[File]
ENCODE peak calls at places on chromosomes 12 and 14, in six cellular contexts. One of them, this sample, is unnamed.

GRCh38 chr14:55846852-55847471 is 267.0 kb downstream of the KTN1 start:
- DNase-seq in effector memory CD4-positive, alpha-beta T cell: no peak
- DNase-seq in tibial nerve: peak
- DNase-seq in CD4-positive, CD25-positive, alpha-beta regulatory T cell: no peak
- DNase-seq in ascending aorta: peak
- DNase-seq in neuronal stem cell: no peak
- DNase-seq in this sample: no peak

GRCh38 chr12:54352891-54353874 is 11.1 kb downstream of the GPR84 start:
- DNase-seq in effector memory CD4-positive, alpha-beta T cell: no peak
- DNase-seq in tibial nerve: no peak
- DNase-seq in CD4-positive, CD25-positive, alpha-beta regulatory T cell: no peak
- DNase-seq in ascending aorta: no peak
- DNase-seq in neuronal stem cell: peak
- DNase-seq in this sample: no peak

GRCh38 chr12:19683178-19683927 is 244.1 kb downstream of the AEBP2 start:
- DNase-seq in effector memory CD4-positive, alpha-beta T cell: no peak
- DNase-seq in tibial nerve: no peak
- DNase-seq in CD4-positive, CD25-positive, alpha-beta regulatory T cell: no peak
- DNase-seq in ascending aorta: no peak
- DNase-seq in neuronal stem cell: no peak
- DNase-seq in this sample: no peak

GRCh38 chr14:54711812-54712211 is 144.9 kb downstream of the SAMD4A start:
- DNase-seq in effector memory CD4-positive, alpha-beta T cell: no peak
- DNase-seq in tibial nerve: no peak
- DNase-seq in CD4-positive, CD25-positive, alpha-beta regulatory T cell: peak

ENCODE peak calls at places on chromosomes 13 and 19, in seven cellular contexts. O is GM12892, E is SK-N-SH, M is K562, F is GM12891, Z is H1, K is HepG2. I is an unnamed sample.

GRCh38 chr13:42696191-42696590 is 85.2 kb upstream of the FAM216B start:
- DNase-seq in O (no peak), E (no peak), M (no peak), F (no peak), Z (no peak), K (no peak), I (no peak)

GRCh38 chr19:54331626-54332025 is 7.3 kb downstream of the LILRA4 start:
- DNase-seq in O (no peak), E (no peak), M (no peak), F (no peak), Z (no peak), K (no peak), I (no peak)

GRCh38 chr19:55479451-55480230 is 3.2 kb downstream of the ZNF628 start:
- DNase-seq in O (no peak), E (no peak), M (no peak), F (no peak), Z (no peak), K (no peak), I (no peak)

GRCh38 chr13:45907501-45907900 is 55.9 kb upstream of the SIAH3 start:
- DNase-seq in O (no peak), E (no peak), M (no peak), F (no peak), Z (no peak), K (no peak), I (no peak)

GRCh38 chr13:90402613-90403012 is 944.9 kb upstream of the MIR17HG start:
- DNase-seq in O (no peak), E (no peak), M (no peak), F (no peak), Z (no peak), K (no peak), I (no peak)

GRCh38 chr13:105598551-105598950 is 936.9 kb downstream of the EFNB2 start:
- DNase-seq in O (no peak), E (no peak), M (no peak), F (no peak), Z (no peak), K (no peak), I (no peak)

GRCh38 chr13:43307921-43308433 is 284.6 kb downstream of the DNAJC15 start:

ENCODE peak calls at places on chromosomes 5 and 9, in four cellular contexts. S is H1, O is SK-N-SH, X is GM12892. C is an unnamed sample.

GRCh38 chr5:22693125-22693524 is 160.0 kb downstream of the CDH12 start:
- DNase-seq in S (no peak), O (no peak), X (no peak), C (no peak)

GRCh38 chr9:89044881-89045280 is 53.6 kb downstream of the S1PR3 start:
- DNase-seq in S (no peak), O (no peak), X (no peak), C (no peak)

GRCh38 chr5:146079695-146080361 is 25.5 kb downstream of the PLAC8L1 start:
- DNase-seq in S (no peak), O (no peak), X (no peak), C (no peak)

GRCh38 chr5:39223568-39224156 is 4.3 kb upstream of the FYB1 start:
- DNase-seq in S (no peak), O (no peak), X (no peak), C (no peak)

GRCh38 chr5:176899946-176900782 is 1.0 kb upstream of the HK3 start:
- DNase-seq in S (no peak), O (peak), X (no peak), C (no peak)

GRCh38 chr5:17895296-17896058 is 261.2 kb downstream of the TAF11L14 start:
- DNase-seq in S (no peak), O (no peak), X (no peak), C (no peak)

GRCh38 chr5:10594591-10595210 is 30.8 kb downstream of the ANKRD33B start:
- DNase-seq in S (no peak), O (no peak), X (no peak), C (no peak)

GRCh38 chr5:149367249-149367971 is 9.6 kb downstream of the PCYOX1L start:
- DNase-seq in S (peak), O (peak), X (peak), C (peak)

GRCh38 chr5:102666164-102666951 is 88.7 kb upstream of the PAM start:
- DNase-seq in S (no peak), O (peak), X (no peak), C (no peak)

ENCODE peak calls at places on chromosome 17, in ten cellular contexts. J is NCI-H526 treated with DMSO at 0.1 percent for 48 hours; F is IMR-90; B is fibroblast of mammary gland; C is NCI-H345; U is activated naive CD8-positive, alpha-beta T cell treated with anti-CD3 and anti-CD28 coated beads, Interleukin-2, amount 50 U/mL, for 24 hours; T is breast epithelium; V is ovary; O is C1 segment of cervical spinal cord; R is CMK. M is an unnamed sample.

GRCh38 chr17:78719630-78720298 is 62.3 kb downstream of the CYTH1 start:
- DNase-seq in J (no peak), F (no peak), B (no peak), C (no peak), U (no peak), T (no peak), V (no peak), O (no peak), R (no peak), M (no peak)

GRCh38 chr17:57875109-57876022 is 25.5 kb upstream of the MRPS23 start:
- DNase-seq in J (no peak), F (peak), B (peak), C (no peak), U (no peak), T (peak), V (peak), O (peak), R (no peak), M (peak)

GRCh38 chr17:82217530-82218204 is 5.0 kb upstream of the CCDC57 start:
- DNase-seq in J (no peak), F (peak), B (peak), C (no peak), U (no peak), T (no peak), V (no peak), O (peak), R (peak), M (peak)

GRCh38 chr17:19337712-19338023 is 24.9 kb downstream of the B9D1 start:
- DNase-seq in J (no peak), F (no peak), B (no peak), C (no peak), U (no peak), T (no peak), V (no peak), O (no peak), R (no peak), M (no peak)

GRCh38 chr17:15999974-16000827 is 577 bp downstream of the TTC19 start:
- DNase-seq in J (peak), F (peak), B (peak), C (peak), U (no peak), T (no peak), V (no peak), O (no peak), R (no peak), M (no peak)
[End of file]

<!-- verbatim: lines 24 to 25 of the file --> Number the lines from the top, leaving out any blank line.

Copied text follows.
- DNase-seq in effector memory CD4-positive, alpha-beta T cell: no peak
- DNase-seq in tibial nerve: no peak